Tucking a fluffy puppy into a Christmas stocking may seem like a cute idea, but the holiday could become a nightmare if the puppy is suffocated or strangled, warns the Humane Society of the United States (HSUS).
More than a million puppies and an undetermined number of hamsters, kittens and other small animals, says HSUS, will be given as Christmas gifts this year. Many will be purchased on impulse, without proper thought to their care.
"Pets are not inanimate objects to be bought, wrapped, opened, momentarily admired then set aside for the Christmas-day events," says society spokeswoman Holly Sherer. "Christmas pets require special planning and care."
HSUS offers this advice to persons considering giving an animal as a gift:
Wrap a photo, dish, leash or some other symbolic reminder of the pet and leave it under the tree. Don't bring the animal home until after Christmas Day -- possibly the very worst time to give a pet to a young child because of all the other excitement.
Avoid giving pets as surprise gifts. That kind of surprise is rarely appreciated.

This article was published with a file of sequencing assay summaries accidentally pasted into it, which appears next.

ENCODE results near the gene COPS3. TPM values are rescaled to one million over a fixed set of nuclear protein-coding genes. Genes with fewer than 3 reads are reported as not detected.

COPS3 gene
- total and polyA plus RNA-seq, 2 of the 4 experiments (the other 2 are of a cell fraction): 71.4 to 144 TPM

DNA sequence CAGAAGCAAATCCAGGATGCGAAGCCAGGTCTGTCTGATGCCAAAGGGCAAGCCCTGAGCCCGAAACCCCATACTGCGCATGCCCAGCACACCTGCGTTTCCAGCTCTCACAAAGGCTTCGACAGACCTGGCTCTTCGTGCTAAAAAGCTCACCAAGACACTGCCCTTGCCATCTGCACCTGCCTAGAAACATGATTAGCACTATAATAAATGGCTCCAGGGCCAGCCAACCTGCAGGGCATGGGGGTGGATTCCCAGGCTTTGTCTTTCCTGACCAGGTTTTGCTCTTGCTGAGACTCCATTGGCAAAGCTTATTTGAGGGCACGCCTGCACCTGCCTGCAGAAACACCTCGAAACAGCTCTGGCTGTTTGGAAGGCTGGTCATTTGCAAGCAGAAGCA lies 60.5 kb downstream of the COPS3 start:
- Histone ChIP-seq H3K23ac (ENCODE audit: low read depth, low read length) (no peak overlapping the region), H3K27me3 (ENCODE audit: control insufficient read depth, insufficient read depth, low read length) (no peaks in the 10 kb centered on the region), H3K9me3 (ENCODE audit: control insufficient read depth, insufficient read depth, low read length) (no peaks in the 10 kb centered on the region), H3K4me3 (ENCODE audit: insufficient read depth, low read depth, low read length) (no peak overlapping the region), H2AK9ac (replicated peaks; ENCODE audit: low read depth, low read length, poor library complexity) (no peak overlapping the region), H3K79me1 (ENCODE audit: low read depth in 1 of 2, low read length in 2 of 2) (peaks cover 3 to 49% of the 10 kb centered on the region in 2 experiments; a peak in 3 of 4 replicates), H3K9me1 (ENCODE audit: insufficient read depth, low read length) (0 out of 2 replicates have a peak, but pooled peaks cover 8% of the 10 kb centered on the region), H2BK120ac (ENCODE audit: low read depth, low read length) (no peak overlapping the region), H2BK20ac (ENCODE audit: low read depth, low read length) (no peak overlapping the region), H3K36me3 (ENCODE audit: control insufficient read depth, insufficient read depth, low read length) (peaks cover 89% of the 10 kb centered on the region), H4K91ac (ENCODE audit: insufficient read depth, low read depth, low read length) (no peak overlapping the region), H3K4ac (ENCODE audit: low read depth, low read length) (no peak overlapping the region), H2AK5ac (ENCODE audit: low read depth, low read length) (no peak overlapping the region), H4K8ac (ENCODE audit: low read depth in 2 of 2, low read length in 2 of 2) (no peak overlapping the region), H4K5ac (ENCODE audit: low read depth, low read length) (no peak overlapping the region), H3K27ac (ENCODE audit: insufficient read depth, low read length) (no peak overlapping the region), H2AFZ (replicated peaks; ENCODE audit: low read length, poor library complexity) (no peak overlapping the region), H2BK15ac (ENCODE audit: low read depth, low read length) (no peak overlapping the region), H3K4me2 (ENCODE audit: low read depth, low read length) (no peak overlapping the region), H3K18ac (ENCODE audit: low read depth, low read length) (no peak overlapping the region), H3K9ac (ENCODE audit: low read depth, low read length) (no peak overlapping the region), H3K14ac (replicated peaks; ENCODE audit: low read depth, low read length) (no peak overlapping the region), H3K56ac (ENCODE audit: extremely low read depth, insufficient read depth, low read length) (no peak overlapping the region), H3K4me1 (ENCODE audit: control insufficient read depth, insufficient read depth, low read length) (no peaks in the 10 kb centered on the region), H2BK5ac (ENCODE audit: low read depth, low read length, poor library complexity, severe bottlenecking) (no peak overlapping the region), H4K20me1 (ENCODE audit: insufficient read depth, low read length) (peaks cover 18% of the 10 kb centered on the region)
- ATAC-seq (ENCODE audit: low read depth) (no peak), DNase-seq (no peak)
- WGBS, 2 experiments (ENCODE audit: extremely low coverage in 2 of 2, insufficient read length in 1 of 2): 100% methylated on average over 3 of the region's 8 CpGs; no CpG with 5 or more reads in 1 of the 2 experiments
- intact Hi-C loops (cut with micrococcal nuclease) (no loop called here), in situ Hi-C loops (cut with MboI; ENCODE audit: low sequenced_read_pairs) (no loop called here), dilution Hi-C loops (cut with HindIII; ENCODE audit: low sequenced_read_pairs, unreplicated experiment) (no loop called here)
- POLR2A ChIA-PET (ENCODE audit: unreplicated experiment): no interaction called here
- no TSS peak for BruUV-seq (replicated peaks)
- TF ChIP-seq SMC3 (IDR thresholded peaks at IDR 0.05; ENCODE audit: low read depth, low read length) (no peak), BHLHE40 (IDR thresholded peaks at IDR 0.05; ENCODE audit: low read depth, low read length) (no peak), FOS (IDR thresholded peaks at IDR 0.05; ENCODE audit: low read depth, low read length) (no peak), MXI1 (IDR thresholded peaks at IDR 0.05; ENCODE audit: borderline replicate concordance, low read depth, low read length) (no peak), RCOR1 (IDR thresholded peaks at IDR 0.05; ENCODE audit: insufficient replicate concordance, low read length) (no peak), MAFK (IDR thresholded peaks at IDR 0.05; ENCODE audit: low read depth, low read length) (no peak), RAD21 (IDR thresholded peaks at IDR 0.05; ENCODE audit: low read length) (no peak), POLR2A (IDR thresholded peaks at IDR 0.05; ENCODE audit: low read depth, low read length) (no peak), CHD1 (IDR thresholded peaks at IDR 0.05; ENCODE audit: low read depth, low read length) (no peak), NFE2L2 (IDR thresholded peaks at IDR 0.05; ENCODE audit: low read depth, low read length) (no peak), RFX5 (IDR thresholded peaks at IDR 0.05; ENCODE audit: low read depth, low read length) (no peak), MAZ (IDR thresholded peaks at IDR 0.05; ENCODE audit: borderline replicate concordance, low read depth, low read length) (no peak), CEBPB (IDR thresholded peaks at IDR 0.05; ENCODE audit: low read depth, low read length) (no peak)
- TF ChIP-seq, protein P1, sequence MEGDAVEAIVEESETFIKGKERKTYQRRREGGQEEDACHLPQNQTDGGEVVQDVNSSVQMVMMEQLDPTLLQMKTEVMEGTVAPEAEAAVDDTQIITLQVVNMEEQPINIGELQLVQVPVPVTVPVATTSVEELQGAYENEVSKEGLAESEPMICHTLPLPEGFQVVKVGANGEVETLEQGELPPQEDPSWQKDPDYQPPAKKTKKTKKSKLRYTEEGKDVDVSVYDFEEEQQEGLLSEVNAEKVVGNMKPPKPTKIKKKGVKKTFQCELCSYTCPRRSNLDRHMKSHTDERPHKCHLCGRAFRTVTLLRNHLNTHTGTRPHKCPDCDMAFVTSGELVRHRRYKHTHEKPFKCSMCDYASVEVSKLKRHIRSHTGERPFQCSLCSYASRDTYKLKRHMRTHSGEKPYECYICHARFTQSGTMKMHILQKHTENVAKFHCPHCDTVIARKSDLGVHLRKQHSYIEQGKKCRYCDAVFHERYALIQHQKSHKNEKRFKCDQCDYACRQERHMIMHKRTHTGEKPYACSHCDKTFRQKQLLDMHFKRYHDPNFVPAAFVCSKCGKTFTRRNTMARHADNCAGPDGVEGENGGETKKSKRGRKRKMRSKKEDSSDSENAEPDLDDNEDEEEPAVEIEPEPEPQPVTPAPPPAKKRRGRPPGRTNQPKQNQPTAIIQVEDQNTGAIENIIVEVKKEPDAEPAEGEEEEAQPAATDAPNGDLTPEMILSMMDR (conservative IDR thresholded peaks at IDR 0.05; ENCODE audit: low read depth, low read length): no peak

Avoid putting ribbons around an animal's neck or putting it in a box. Puppies or kittens may suffocate or become entangled in the ribbon.
Remember that the best age to take a puppy away from its mother and introduce it to a new enviroonment is about eight weeks.
If the puppy is older than eight weeks, bring it home a week or two before Christmas so it can adjust to its surroundings. The best time to bring a new pet home is in the morning, so it will have the daylight hours to investigate and acclimate itself to its new home.
Have the animal vaccinated and wormed, if possible, before you bring it home.
Move toxic plants, like holly, mistletoe and poinsettia, out of chewing reach of your pet.
Pick a puppy or kitten from an animal shelter, not a pet store, to really get into the Christmas spirit.
Buy your pet a life-saving Christmas present of an ID tag and license.